Not everyone has strong parental aspirations. For some, children are a must to have the life they want. For others, children are a bland or even frightening idea. If you do want children, though, the drive to have a family can be extremely strong, but for women motherhood can be a risky undertaking. Fulfilling, absolutely, but at the same time very difficult to control.
Women’s parental rights stand in stark contrast to those of men. Radically unequal custody, staggering rates of motherlessness, and the mental anguish of child and mothers separated from each other all attest to the fact that mothers are not respected as a member of the family by modern society. This unbalanced and gynocentric approach to the family has been legally codified on some level at least since the early 19th-century and has only been worsened by growing cultural misogyny. Mothers are deemed superfluous and interchangeable, one woman being as good a “mother figure” as any other.
What, then, is a woman dreaming of motherhood to do? There are no “single mothers by choice” except via surrogacy. To mother a child, a woman needs the father’s ongoing and enthusiastic consent because from conception through to birth; fathers are given every opportunity to opt-out while mother’s options are limited to condoms, vasectomies, and vows of chastity. Add no-fault divorce, pro-father court bias and unenforceable visitation, and mother’s rights are left up to the child’s father.
That isn’t to say women should never reproduce conventionally. Most children—if only by a disturbingly slim margin—have a healthy, active relationship with their mother, at least on a national average; in some communities, especially African-American, a woman is betting against the house if she hopes to live with her children. I’ll leave it at calling the prospect chancy and let individual women decide if they want to take that risk.
What I really want to address in this article is the topic of single women adopting children to raise by themselves. The preamble above was to set the backdrop against which women have to make the decision of how to become mothers, and why adoption can be a controversial but smart option.
When thinking of adoption, many people picture a woman and a man—often older or sterile—taking in a child when they can’t have one of their own. Single individuals adopting doesn’t tend to fit the mold, and even more so when it’s a woman. When I propose the idea, most people react with confusion, wondering why a single woman wouldn’t just find a nice boy to settle down with and have a family. Single fatherhood by choice—a man intentionally becoming pregnant without the involvement of the mother—is becoming more culturally acceptable. Many people nod in understanding at such a decision, sympathizing with “how hard it is to find a good woman” and with the man’s biological drive to have a family.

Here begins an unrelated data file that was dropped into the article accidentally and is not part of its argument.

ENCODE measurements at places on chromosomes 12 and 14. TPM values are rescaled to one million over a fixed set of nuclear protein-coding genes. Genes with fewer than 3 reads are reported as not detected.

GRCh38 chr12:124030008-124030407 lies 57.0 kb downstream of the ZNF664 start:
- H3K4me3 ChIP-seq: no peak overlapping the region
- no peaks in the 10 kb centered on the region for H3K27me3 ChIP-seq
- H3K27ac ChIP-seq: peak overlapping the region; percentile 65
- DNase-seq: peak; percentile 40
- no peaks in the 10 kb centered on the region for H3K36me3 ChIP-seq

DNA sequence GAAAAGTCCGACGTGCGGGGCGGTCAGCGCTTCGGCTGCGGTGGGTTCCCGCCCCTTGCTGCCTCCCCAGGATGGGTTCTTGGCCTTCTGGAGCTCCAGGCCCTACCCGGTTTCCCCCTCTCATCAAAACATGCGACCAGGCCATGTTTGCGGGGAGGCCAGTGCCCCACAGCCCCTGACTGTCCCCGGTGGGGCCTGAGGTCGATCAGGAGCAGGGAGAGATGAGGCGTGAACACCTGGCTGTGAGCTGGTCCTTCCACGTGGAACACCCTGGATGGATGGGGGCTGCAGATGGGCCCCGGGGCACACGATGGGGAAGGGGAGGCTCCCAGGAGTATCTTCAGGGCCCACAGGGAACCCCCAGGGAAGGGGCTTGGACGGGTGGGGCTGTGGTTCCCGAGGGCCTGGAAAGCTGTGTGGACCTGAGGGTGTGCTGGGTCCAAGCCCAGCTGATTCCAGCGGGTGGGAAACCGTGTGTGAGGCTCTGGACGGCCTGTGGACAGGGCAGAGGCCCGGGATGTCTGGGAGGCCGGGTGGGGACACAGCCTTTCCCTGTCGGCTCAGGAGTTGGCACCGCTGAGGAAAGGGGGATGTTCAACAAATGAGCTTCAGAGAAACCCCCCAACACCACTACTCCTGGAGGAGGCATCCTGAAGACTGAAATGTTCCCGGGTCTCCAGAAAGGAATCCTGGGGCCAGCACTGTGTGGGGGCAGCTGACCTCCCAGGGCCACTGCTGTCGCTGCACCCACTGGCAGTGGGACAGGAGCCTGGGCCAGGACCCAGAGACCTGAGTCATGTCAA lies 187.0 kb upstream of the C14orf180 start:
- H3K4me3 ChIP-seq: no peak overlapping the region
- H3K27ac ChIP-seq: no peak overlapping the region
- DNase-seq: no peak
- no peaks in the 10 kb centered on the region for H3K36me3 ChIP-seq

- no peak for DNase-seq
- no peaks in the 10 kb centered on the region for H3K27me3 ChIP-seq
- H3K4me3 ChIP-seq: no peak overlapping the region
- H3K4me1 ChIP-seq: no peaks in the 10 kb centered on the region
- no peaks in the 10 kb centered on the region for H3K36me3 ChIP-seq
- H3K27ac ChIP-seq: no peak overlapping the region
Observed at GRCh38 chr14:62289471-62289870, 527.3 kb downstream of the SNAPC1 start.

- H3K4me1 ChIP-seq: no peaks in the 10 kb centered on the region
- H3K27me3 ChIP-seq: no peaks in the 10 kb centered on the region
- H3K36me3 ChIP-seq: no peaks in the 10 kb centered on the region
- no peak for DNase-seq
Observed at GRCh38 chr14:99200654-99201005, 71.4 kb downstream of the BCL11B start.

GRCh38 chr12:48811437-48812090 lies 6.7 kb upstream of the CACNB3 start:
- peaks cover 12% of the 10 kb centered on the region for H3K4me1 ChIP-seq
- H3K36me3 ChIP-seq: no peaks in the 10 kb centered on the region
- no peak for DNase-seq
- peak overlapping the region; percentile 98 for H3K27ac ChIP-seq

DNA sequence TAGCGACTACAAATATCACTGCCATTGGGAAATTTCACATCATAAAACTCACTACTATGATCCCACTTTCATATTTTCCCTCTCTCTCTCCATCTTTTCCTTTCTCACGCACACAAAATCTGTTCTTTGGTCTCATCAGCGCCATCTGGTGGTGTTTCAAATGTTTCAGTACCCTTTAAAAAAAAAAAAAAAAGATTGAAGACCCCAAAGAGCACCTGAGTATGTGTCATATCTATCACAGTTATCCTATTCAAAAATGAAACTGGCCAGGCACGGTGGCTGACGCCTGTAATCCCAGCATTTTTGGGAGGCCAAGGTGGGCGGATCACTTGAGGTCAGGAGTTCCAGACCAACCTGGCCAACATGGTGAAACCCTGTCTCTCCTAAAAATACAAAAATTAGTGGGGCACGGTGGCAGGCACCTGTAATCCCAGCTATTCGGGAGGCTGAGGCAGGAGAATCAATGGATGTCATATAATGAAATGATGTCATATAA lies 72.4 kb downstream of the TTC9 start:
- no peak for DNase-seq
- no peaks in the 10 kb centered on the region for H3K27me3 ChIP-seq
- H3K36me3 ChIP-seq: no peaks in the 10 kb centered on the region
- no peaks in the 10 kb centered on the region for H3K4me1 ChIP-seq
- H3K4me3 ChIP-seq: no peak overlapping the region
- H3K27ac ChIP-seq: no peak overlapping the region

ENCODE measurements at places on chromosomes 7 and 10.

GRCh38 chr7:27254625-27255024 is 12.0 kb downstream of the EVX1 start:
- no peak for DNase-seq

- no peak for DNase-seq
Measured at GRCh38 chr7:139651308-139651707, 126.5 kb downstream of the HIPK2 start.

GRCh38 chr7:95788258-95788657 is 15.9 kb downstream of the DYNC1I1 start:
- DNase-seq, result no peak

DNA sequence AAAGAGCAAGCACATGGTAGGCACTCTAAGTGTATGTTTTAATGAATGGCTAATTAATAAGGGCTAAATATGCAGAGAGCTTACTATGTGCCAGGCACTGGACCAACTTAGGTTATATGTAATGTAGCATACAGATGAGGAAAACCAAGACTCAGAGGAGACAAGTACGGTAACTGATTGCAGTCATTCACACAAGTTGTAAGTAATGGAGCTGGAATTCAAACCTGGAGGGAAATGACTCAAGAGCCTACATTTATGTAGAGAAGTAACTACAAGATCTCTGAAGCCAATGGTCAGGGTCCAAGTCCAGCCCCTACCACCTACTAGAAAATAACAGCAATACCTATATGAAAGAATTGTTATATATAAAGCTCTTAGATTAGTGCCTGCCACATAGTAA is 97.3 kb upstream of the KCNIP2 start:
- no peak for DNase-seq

Women, though, lack the biological capacity to have a child alone (post-conception). Why, then, has adoption by single women not seen a rise in acceptance matching that of single fathers? It comes down to a lack of empathy: the public has consumed the message of the challenges faced by single fathers and is willing to accept that a man might need to go it alone in order to do it at all. Mothers, however, are held to a much higher standard. The barriers to parenthood faced by women are overlooked, ignored, and sometimes actively reinforced by wider society. If a woman wants a family she needs a man, and that means meeting his every demand—when it comes to children, the buck stops at Dad. For most people there is no scenario in which a woman is justified in intentionally becoming a single parent. The usual assumption is that if she can’t get a man she must be a loser. Inversely and symmetrically, a man who becomes a single father can’t find any woman who isn’t a loser.
Luckily, the tide is shifting. More and more people are aware of the injustices faced by mothers, but change can’t come soon enough. For many women—young, middle-aged and older—motherhood is a core life goal, but a domestic partnership is risky enough to make them stop and think. This is where adoption becomes a good option; if a woman has the necessary funds and residence she can adopt a child to raise on her own. Is it in the best interests of the child? Children raised by single parents suffer on many metrics of life happiness and success, but they still fare much better than in foster homes or orphanages; and the very act of choosing to adopt means the mother has made a conscious choice to undertake parenting, hopefully demonstrating good responsibility.